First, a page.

Third course: Here I should note that the wines were generally brought out first, leaving us to play the fun guessing game of what would be paired with the wine. Our wine here was a Syrah with a name I apparently didn’t quite catch – Halsted or something like that – and I believe it was from California’s Central Coast. It tasted of bacon fat and dark fruit. Had I been thinking more clearly, I would have been able to guess our arriving food – a piece of pork belly. This was glazed with a coffee BBQ sauce and served on a five-bean salad. The pork belly was not at all greasy or chewy, and it had a lightly crisp exterior with an almost creamy interior. The sauce was light and complemented the pork without intruding on it. As our friend commented, this was “like a really upscale cassoulet”.
Fourth course: The wine was Stella Maris, a Washington state meritage of predominantly Cabernet Sauvignon and Merlot. It showed a dark cherry nose, with some eucalyptus and spicy hints of white or black pepper; solid fruit flavors without being so damned overbearing on the alcohol content like many big American reds can be (am I sufficiently revealing my biases yet?). The food was a small Kobe beef short rib, served on a puree of corn and topped with Point Reyes blue cheese and micro cilantro, with a celery-Makers Mark jus and a side of horseradish foam (think horseradish sauce fluffed up). I should also note that the manager later described the beef as Wagu, or “domestic Kobe”. No matter the name; the beef was outstanding. Just to prove that I could, I eschewed the steak knife and cut my first bite with my fork. This was another riotous combination of flavors – savory from the beef, a little salty from the cheese, sweetness from the jus and the corn puree, spiciness from the horseradish foam, and yet all the flavors managed to be both prominent and balanced.
Dessert: We had a sour cream pecan cake with whipped cream, a poached blueberry (that’s right, just one), and a quenelle of sweet tea ice cream. The wine pairing was a Pend d’Orielle (I hope I have that right), presumably their Riesling. The cake was good, the whipped cream was quite nice, and the sweet tea ice cream was just insane. Imagine some Thai iced tea in terms of the creaminess, but with the distinct flavor of Southern sweet tea.
Overall thoughts - Almost without exception, the dishes were well balanced with pronounced flavors that all stood out individually and yet were harmonious together. The execution was also pretty much spot on, which is a nice feat for a kitchen from which the Executive Chef is absent that evening. The price seemed fair - $60 for the tasting menu with a $35 supplement for the wine pairings.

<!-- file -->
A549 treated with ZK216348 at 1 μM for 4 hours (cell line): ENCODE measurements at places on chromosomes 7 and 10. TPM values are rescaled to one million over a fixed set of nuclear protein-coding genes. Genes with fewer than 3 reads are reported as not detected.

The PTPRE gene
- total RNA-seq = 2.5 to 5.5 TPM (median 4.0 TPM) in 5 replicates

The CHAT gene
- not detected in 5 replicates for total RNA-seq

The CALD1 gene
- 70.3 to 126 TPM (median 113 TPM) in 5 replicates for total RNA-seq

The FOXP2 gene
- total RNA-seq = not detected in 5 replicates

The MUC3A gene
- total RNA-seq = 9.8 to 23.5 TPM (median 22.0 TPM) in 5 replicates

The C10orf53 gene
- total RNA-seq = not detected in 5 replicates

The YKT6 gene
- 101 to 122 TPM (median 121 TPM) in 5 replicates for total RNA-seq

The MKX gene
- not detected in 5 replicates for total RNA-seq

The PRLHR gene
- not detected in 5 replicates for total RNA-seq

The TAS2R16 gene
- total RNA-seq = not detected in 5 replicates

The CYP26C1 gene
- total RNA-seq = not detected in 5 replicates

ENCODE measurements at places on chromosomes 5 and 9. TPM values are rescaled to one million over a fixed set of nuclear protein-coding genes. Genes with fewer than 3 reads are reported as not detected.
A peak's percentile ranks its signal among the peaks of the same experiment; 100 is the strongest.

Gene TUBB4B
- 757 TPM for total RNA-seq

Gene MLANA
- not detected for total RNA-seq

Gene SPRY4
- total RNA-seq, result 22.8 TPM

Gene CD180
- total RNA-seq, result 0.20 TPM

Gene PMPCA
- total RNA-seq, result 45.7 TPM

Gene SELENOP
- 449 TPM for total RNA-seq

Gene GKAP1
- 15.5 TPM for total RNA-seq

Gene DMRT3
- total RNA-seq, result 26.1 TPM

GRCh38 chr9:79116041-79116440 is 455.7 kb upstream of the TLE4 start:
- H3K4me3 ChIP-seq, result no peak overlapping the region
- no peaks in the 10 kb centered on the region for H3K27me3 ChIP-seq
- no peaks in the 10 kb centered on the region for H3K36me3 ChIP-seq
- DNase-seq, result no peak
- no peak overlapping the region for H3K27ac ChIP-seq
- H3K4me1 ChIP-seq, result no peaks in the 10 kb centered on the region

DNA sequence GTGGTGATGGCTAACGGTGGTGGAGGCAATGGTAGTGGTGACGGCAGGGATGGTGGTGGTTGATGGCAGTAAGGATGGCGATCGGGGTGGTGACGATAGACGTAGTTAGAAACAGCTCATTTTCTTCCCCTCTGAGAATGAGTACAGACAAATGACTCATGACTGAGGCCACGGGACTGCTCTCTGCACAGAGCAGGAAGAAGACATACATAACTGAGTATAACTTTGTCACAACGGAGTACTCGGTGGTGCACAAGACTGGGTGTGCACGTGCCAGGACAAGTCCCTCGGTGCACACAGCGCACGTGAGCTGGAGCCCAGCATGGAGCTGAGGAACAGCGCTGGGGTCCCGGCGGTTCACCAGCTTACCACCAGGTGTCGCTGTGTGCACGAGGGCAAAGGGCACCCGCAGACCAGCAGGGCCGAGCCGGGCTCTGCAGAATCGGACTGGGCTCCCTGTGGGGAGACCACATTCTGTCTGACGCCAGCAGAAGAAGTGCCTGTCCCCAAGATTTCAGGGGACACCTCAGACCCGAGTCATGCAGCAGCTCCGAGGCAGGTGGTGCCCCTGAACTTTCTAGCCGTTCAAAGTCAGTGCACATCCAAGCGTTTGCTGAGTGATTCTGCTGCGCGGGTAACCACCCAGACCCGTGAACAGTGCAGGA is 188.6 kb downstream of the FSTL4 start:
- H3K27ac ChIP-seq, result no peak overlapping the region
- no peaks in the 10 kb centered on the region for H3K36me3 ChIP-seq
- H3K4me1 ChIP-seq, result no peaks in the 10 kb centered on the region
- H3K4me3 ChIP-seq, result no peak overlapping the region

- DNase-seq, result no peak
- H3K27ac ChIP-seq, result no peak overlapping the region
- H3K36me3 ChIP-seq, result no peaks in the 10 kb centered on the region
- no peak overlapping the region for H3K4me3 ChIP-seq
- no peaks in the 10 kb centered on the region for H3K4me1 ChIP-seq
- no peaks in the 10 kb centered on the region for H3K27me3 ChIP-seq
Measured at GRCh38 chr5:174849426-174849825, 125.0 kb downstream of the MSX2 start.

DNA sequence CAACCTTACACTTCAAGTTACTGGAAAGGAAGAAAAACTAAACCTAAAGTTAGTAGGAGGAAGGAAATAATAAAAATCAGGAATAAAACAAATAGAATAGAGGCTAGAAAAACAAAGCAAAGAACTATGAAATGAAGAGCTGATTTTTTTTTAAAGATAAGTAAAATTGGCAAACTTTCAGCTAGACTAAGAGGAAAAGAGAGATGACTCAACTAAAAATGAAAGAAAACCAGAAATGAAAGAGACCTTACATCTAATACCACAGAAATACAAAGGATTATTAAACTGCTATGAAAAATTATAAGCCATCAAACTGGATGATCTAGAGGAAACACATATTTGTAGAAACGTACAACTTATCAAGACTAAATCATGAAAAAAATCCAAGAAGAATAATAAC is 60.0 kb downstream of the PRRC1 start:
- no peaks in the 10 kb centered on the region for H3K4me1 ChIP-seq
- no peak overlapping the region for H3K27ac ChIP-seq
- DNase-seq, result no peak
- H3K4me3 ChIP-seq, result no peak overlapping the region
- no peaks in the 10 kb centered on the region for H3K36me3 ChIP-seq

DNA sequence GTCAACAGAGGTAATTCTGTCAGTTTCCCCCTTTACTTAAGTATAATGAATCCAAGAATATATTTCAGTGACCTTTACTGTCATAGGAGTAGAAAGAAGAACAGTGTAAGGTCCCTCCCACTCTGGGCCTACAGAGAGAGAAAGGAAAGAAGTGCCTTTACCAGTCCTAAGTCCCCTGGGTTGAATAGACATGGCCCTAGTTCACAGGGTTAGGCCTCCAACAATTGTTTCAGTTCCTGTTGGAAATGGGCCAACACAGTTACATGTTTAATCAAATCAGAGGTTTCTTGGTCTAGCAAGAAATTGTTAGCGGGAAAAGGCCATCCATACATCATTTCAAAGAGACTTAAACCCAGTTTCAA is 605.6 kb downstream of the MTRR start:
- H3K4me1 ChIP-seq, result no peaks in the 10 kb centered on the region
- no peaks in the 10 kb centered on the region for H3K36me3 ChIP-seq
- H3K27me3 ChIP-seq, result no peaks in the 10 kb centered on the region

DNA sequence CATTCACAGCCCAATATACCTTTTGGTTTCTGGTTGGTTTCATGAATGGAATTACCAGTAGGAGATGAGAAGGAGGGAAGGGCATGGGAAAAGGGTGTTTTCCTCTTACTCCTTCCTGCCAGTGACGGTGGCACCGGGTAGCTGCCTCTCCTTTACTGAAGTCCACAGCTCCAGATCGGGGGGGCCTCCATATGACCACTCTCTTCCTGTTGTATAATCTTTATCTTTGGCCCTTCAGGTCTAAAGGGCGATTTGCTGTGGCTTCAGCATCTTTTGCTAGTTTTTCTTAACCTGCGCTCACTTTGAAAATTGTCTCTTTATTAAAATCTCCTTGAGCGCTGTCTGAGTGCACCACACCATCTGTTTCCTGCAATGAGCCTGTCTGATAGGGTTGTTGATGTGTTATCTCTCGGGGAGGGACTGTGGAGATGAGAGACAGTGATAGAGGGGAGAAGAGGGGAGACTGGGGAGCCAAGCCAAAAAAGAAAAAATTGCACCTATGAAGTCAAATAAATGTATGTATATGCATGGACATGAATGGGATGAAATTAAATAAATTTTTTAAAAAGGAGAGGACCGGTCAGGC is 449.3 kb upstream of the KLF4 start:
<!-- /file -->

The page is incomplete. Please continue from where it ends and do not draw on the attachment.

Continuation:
We had a nice chat with the General Manager, Chet Huntley, on the way out (I didn’t ask him where David Brinkley was – figured he heard that often enough). He said that they were trying to have the food be interesting without having Chef Blais go completely overboard (my words, not his) in terms of the molecular gastronomy stuff. As I was dining, I thought that the tasting menu perhaps should have had more crazy whiz-bang elements to it. Looking back now I see that in fact it did have several Blais-ian elements, but that they weren’t the main point of the meal. The main point was the food. I think this is the mark of a mature chef – one who knows how to utilize techniques (even some crazy ones) and isn’t afraid to push the envelope, but who doesn’t force the technique to be front and center and instead allows the food to be the star.
Sorry this went on so long, and thanks for bearing with me. I did take pictures, but they turned out pretty lousy – I need to just go ahead and be willing to use the flash in restaurants, or figure out a better low light setting on my digital camera.
14 May 2008
Bishop Davis' math questioned
ATLANTA - Commenting on the General Conference's decision to uphold its stance against homosexuality and the declaration that the practice of homosexuality is "incompatible with Christian teachings", Bishop Lindsey Davis said, "I think the church is right. I think we are very much in sync with historic Christianity and very much in sync with 99.9 percent of Christians in the world".
By asserting that 99.9% of Christians would agree with the Discipline's current language on homosexuality, Bishop Davis thus assumes that only 1 in 1,000 Christians disagree with this exclusionary theological position. I for one believe that more than 1 in 1,000 Christians support the full inclusion of our LGBTQ brothers and sisters. I believe that more than 1 in 1,000 United Methodists support this.
If one considers the delegates to General Conference to be representative of United Methodism, then one would have to concede that 45% of United Methodists support this. I even believe that more than 1 in 1,000 North Georgia United Methodists support this. Last year as a candidate for delegate to General Conference I received almost 20% of the votes cast on the first ballot, in spite of having proclaimed my belief that God's "radical love and inclusion should extend fully to our gay and lesbian brothers and sisters, just as they are.” If only 1 in 1,000 (or in this case, about 900) lay delegates supported full inclusion, where did my votes come from?